Some of Allen’s philanthropy has taken a scientific bent: Allen founded the Allen Institute for Brain Science in 2003, pouring $500 million into the non-profit that aims to give scientists the tools and data they need to probe how brain works. One recent project, the Allen Brain Observatory, provides an open-access “catalogue of activity in the mouse’s brain,” Saskia de Vries, senior scientist on the project, said in a video. That kind of data is key to piecing together how the brain processes information.

In an interview with Matthew Herper at Forbes, Allen called the brain “hideously complex” — much more so than a computer. “As an ex-programmer I’m still just curious about how the brain functions, how that flow of information really happens,” he said. After founding the brain science institute, Allen also founded the Allen Institute for Artificial Intelligence and the Allen Institute for Cell Science in 2014, as well as the Paul G. Allen Frontiers Group in 2016, which funds cutting-edge research.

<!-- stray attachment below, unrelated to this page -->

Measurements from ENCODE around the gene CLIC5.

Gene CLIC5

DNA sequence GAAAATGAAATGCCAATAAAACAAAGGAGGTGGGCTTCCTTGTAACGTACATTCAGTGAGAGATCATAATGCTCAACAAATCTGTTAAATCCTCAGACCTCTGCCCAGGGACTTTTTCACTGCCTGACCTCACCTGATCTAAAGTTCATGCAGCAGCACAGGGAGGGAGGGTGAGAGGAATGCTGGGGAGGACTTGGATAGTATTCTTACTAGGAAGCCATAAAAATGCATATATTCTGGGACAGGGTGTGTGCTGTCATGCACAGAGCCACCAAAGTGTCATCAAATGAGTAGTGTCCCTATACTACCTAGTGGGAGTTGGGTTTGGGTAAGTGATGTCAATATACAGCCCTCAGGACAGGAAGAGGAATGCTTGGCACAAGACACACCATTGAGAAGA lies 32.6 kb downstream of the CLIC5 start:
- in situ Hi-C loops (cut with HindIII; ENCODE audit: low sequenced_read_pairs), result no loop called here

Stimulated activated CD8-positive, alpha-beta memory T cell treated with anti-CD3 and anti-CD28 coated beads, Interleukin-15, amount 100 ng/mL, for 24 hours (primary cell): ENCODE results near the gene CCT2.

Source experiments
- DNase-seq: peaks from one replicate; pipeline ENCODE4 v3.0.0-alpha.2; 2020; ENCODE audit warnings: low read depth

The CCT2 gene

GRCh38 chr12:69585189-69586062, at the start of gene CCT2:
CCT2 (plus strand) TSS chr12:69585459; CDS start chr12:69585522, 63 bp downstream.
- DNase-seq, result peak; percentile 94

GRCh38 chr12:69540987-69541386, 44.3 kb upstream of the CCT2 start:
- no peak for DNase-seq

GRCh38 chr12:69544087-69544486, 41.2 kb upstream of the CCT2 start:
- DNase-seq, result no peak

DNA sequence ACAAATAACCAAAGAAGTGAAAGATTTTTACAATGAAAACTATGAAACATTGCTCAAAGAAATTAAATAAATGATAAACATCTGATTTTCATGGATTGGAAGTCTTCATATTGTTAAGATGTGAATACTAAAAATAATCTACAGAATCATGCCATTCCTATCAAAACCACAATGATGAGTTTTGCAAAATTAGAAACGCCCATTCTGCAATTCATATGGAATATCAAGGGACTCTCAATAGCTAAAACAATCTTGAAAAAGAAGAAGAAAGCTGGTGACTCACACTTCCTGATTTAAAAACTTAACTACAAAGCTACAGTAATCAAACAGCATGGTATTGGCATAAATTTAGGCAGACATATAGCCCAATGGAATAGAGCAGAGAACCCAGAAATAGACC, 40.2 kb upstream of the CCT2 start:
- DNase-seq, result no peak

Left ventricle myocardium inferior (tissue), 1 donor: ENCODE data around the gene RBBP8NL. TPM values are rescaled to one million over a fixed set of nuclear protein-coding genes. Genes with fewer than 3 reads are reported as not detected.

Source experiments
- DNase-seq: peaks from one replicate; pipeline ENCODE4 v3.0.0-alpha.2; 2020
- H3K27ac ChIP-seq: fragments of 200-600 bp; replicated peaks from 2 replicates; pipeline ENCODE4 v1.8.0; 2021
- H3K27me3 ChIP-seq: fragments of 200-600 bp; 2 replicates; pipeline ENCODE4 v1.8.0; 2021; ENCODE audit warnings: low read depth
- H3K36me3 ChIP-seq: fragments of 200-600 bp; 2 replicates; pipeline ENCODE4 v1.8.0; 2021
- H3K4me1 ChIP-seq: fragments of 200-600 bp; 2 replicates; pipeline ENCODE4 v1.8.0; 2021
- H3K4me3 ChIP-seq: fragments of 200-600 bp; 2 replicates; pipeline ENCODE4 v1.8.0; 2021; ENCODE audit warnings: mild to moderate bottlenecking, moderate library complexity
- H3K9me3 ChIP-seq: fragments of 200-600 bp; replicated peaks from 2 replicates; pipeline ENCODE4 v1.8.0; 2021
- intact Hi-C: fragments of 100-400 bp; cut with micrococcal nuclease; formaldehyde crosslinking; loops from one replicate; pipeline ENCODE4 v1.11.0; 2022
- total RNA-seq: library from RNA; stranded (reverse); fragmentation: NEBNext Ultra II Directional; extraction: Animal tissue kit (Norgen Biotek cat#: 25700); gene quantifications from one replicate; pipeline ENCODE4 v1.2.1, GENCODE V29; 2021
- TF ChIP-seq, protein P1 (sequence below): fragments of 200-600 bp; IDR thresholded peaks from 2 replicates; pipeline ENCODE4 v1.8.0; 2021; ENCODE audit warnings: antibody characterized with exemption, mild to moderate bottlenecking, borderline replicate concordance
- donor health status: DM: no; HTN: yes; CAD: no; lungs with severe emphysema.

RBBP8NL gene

Even back in 2012, when Allen spoke with Herper at Forbes, he talked about plans for his financial legacy after his death — and he said that a large part of it would be “allocated to this kind of work for the future.”

In a statement emailed to The Verge, The Allen Institute’s President and CEO Allan Jones said:

Paul’s vision and insight have been an inspiration to me and to many others both here at the Institute that bears his name, and in the myriad of other areas that made up the fantastic universe of his interests. He will be sorely missed. We honor his legacy today, and every day into the long future of the Allen Institute, by carrying out our mission of tackling the hard problems in bioscience and making a significant difference in our respective fields.

According to Quincy Jones, Allen was also an excellent guitar player.

Update 10/15, 8:46PM ET: Added statement from Bill Gates.